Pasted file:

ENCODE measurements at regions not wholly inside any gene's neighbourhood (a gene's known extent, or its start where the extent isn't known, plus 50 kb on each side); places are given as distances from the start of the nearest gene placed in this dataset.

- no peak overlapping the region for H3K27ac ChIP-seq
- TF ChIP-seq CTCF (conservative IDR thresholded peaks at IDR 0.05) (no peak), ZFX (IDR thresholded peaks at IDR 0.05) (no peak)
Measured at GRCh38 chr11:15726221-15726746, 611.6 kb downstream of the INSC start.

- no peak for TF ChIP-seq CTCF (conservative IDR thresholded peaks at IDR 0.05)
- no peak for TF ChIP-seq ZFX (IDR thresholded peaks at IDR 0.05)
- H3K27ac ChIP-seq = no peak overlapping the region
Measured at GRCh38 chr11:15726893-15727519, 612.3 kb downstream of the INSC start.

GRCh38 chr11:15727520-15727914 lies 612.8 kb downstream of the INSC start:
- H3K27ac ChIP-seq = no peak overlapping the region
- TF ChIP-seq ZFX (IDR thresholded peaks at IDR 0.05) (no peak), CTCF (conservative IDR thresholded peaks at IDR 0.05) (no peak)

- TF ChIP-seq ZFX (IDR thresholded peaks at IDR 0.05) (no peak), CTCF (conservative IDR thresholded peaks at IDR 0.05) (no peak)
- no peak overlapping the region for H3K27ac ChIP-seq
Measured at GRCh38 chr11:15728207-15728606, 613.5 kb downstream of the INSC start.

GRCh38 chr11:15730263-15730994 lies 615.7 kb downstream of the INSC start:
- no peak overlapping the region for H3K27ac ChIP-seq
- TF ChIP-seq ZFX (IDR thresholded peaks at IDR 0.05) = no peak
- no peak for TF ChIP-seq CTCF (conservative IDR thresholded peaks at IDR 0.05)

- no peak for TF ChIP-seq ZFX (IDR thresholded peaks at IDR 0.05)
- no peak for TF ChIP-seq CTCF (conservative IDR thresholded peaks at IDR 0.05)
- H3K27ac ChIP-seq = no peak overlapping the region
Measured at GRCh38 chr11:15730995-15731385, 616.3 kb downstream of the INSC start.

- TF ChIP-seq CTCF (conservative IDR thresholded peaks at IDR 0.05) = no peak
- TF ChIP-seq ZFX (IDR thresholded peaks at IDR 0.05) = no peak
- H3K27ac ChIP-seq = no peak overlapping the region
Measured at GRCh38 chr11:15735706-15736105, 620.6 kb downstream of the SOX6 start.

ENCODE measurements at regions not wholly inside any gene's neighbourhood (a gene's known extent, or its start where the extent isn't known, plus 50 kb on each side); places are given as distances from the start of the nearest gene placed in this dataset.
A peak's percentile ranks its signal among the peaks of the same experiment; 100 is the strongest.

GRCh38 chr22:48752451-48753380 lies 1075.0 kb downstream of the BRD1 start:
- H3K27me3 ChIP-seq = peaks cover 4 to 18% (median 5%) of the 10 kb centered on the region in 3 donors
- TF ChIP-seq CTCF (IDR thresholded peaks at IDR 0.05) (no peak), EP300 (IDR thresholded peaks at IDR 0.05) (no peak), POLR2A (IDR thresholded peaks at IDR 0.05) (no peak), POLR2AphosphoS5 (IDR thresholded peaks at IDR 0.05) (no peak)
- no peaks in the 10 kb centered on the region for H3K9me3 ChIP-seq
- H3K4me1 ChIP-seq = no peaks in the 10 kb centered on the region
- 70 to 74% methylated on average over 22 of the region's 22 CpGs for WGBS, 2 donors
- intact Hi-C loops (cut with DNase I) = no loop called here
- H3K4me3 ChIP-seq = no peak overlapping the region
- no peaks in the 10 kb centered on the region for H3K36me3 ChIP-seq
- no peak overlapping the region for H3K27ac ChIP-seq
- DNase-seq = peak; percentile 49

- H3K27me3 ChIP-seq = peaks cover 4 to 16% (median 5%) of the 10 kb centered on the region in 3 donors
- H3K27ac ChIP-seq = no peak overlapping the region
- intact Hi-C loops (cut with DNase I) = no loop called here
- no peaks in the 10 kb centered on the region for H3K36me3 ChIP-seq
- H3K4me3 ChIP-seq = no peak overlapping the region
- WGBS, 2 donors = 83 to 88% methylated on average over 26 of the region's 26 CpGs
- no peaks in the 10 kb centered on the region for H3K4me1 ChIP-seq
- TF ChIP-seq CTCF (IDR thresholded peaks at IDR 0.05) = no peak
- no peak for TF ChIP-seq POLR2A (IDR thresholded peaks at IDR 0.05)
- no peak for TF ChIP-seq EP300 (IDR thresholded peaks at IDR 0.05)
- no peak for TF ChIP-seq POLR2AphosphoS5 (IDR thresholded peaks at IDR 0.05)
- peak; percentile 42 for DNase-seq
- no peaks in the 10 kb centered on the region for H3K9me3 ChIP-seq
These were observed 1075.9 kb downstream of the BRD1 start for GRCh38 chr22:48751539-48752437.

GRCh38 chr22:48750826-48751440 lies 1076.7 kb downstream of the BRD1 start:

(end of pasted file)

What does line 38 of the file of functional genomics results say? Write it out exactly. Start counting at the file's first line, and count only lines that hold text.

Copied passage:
- no peak overlapping the region for H3K27ac ChIP-seq